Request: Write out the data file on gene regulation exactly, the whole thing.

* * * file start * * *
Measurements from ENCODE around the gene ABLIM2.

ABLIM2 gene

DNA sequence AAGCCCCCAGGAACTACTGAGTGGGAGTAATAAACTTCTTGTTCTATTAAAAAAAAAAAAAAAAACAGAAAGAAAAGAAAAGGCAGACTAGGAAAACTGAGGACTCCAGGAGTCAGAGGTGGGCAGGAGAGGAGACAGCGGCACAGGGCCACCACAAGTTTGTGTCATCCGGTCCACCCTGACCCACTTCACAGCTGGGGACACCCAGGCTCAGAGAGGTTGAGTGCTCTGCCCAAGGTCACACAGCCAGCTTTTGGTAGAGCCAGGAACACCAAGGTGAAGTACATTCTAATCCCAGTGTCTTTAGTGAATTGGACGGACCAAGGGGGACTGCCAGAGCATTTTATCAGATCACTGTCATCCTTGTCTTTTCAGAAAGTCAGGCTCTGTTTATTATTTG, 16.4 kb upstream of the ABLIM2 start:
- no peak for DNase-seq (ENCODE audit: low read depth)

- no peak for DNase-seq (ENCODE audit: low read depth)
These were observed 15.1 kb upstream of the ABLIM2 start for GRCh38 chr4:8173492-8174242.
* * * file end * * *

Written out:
Measurements from ENCODE around the gene ABLIM2.

ABLIM2 gene

DNA sequence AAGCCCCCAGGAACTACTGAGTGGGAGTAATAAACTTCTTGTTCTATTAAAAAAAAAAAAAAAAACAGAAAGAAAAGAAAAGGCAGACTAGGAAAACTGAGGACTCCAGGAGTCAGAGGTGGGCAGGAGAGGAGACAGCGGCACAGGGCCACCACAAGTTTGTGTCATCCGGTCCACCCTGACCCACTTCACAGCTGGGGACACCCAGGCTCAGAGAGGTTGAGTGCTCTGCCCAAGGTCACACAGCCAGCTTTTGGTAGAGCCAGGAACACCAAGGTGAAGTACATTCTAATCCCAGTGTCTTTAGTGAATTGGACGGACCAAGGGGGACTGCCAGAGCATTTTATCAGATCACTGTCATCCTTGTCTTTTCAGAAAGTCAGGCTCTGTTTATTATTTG, 16.4 kb upstream of the ABLIM2 start:
- no peak for DNase-seq (ENCODE audit: low read depth)

- no peak for DNase-seq (ENCODE audit: low read depth)
These were observed 15.1 kb upstream of the ABLIM2 start for GRCh38 chr4:8173492-8174242.